These are stories Report on Business is following Monday, Feb. 13, 2012. Get the top business stories through the day on BlackBerry or iPhone by bookmarking our mobile-friendly webpage.
Lin a boon to shareholders Jeremy Lin isn't just a phenomenon in the sports world. The 23-year-old behind "Linsanity" isn't doing badly for shareholders of The Madison Square Garden Co. either.
MSG stock, which has been climbing and is at an all-time high, gained another 3.8 per cent today after the point guard's dramatic run with the New York Knicks. The National Hockey League's New York Rangers aren't doing too badly, either. The two are among MSG's holdings.
"Rangers and Knicks fans do tend to buy the stock when the teams are doing well," Miller Tabak analyst David Joyce told The Associated Press.
Bloomberg News also reports that Mr. Lin has had the best-selling National Basketball Association jersey since early February, and Knicks merchandise is doing the best in the NBA.
- Lin, Rubio revive teams, bolster NBA abroad
- Lin proves he's a good player, as well as a good story
- 'Linsanity' takes the NBA by storm
Can Greece pull it off? Global markets climbed today on the approval of new austerity measures by Greece's parliament, but I'm not sure why. As CMC Markets analyst Michael Hewson put it, it was little more than "political theatre."
Yes, politicians approved the new program early today, but can they bring it in as promised given the mounting anger that saw Athens in flames? Even then, consider the outlook for the Greek economy, now in its fifth year of recession with jobless levels rising by the month.
As our European correspondent Eric Reguly reports in today's Globe and Mail, at least 45 buildings were burned as the government approved measures to slash public sector jobs, reform pensions and cutting the minimum wage markedly.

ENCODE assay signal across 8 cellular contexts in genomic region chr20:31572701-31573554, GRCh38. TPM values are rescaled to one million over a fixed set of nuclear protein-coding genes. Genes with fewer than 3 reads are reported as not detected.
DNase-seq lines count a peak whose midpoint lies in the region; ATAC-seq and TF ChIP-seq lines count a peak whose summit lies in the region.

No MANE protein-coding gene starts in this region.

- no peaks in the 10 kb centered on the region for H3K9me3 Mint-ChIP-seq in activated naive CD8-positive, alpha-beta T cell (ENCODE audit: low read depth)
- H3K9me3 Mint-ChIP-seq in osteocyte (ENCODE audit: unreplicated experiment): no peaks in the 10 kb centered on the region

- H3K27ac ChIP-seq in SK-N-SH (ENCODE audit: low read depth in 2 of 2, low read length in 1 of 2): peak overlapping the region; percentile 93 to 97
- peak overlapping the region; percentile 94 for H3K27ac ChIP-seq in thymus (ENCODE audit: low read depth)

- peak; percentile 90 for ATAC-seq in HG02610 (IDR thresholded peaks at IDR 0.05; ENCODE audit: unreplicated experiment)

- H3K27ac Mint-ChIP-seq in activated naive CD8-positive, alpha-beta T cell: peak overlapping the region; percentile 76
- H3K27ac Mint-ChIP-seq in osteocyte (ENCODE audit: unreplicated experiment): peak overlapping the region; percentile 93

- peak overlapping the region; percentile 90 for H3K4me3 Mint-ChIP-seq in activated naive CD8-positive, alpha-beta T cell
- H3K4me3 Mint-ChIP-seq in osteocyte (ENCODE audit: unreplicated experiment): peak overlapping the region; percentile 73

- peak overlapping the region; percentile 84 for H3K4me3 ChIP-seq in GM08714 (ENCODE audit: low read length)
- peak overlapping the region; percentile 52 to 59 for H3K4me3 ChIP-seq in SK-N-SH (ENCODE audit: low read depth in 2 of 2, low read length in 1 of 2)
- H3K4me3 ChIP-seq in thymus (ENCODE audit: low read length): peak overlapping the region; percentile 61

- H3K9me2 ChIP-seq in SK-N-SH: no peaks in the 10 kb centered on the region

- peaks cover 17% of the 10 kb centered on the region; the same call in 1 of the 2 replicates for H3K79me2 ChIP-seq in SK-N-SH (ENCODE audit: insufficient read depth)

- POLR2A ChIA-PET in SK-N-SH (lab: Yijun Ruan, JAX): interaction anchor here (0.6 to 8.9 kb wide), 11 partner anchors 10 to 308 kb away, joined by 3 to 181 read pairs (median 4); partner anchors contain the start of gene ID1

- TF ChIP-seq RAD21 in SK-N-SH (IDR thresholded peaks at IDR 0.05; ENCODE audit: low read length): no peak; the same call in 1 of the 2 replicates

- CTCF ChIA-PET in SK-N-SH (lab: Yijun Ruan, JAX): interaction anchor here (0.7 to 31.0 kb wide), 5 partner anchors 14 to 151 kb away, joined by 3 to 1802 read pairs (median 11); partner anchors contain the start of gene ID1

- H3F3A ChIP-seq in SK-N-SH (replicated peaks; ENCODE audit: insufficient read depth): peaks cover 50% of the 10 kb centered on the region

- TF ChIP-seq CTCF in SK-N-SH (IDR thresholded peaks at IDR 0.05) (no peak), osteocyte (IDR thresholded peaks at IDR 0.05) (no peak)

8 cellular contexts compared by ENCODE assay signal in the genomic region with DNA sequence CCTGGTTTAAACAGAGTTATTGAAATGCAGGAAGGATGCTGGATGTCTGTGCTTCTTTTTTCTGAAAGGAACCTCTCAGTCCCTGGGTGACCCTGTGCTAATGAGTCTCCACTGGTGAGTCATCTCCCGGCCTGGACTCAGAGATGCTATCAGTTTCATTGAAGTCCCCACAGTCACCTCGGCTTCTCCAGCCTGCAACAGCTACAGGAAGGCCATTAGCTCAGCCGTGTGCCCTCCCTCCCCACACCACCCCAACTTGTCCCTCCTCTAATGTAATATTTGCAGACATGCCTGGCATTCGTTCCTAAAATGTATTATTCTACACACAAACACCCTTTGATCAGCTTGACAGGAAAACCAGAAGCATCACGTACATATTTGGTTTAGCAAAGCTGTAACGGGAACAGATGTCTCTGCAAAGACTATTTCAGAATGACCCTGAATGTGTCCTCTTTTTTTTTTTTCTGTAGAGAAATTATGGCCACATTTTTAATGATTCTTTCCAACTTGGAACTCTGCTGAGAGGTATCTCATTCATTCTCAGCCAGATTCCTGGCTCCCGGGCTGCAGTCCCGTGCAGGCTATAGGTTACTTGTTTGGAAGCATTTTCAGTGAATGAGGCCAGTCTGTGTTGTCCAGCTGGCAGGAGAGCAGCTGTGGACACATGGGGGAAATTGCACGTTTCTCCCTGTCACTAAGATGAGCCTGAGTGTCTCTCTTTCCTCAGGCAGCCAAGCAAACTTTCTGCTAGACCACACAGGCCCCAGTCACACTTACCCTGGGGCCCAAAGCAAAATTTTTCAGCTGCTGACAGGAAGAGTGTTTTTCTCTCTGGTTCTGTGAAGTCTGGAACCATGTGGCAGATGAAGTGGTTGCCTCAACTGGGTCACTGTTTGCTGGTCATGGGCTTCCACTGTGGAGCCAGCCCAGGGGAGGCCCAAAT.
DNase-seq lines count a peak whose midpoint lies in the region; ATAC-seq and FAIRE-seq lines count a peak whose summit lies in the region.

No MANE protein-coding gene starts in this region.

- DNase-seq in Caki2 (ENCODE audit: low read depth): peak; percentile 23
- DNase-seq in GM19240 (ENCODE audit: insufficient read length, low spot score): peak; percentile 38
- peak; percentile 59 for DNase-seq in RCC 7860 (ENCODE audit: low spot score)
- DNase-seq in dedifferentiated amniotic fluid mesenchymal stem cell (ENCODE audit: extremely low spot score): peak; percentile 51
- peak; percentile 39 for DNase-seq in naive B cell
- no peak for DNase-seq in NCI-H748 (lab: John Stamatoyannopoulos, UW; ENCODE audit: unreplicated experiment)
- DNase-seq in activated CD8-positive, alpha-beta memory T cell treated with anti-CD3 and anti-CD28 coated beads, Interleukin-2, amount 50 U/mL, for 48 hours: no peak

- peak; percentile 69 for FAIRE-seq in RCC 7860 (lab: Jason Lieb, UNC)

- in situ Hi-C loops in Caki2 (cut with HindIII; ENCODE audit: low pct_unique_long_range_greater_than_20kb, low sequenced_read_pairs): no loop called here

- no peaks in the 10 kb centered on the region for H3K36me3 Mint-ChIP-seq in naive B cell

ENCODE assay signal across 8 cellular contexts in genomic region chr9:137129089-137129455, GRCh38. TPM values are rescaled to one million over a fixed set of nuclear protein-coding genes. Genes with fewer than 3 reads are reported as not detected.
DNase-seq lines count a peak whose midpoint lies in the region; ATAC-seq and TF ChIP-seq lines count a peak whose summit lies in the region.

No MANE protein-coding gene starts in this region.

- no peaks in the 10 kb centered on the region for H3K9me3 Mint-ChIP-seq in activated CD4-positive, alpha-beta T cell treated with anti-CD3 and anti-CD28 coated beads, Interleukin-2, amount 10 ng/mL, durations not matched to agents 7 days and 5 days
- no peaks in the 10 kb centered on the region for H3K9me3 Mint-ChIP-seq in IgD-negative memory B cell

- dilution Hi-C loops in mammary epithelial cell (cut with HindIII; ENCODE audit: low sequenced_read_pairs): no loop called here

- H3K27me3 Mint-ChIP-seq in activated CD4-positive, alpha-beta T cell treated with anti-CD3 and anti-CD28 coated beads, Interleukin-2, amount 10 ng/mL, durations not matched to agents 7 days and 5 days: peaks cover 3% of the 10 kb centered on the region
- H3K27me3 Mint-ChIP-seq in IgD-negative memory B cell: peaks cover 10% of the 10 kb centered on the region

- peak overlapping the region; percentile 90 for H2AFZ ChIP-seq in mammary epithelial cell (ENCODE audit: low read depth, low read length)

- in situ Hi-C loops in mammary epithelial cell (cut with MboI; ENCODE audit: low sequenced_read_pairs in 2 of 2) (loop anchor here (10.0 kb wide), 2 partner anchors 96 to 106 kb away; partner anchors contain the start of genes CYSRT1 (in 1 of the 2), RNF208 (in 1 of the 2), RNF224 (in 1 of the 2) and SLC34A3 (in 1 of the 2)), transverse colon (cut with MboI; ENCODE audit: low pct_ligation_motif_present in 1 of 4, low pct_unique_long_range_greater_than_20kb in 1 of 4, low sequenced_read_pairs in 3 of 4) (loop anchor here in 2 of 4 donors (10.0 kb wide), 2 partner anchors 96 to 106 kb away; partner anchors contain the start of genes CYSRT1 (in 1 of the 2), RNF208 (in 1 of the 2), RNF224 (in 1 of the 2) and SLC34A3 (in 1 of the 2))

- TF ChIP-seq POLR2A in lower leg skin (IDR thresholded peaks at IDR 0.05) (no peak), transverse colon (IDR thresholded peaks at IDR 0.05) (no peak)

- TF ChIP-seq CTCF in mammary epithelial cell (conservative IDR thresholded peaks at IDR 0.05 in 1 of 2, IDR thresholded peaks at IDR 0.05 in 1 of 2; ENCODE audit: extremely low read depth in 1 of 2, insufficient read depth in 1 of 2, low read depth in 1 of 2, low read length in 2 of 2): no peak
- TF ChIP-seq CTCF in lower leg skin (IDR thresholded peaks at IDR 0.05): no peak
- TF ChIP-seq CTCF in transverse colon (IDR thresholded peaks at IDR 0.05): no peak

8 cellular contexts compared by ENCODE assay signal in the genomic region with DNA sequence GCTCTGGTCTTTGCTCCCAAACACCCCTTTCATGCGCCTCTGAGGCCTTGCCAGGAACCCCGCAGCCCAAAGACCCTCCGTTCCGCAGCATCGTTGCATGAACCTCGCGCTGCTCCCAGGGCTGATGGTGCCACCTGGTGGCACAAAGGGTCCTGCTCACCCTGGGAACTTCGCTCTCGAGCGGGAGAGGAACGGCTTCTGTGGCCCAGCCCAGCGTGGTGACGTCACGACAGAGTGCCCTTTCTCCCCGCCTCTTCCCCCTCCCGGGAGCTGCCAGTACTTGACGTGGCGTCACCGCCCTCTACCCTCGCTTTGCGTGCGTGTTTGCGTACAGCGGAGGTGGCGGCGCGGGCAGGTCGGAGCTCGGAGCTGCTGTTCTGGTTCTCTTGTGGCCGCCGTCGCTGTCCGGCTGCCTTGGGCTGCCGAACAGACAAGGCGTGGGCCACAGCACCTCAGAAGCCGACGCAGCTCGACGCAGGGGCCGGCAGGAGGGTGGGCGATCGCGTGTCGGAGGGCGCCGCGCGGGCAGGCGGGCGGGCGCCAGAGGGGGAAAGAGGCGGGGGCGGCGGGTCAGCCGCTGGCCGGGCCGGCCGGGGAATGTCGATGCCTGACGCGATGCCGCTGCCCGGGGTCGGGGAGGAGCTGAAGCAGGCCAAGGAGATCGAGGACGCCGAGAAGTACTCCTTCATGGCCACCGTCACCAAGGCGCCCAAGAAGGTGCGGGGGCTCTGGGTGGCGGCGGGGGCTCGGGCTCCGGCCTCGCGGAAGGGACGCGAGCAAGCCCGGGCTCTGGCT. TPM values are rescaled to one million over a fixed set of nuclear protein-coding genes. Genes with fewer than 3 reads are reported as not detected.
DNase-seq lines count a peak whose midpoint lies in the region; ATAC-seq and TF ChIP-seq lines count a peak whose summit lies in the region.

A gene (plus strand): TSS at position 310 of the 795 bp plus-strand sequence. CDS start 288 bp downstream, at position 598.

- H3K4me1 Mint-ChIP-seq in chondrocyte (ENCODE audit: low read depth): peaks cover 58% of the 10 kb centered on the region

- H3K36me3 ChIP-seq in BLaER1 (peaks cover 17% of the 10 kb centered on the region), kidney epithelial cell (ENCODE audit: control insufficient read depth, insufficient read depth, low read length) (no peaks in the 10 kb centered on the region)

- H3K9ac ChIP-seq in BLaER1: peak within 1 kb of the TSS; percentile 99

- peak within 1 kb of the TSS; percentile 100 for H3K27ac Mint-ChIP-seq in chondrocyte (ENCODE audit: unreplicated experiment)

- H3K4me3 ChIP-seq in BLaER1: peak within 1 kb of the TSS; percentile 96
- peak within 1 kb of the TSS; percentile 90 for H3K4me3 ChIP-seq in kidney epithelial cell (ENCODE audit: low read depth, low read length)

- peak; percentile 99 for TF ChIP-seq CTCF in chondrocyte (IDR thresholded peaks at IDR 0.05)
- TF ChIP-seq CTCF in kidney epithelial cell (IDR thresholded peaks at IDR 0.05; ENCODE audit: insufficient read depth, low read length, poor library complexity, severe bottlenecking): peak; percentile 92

That the government approved the measures is meaningless if the program can't be implemented. And there are real doubts that that can be done.
"There's a lot of very angry people out there," Mr. Hewson said. If the population won't buy in, and it won't, bringing in the program will be extremely difficult.
Mr. Hewson is not alone. He and others feel the Greek government has now put the ball in the hands of the euro zone finance ministers, who told Athens last week that it hadn't cut deep enough, and had to go further if it wants further bailout money, which is desperately needed to stave off default as it heads toward a bond redemption in late March.
The Greeks will now go back to the euro finance ministers on Wednesday to show that they have met the terms dictated by the group, and the negotiating team known as the Troika, made up of the European Union, the International Monetary Fund and the European Central Bank.
"The decision to send the reform package back to Athens represented, in rugby parlance, a hospital pass of epic proportions and the decision to agree the terms sent from Brussels means the politicians are flattened by their own electorate," said Kit Juckes, the chief of foreign exchange at Société Générale.
"The extent of the rioting demonstrates how unpopular the current path is - Greek voters have lost faith in the notion that economic recovery can come through austerity every bit as much as northern euro zone politicians are losing faith in Greek politics."
Mr. Hewson noted that the young people of Greece would represent the engine of sustainable growth, but almost half of them are unemployed. Another route to growth would, of course, be devaluation of the local currency, but there is no local currency, rather the euro shared by 17 countries, and thus no ability to go that route.
Mr. Hewson is even more convinced now that Greece is heading toward a bankruptcy at some point even if, as expected, it gets its next round of bailout fund. That €130-billion is aimed at protecting bondholders and banks, he said, not stimulate the economy.
- Greece smoulders after riots engulf Athens over new austerity deal
- Athens burns as Greek austerity bill passes, avoiding default
Flaherty, Carney concerned on Volcker Rule Canadian officials came out in force today, warning about the impact on Canada from the proposed Volcker rule in the United States.
Canada's finance minister Jim Flaherty fired off a letter to his U.S. counterpart, warning of the "material adverse effects" the Volcker rule could have on Canada's banks and markets, while Bank of Canada Governor Mark Carney wrote to Federal Reserve Chairman Ben Bernanke.
"I am particularly concerned that the proposed rule could severely impact the liquidity of Canadian government debt markets and interfere with the risk management practices of banks in Canada," Mr. Flaherty said in his letter to Treasury Secretary Timothy Geithner today, the deadline for comments.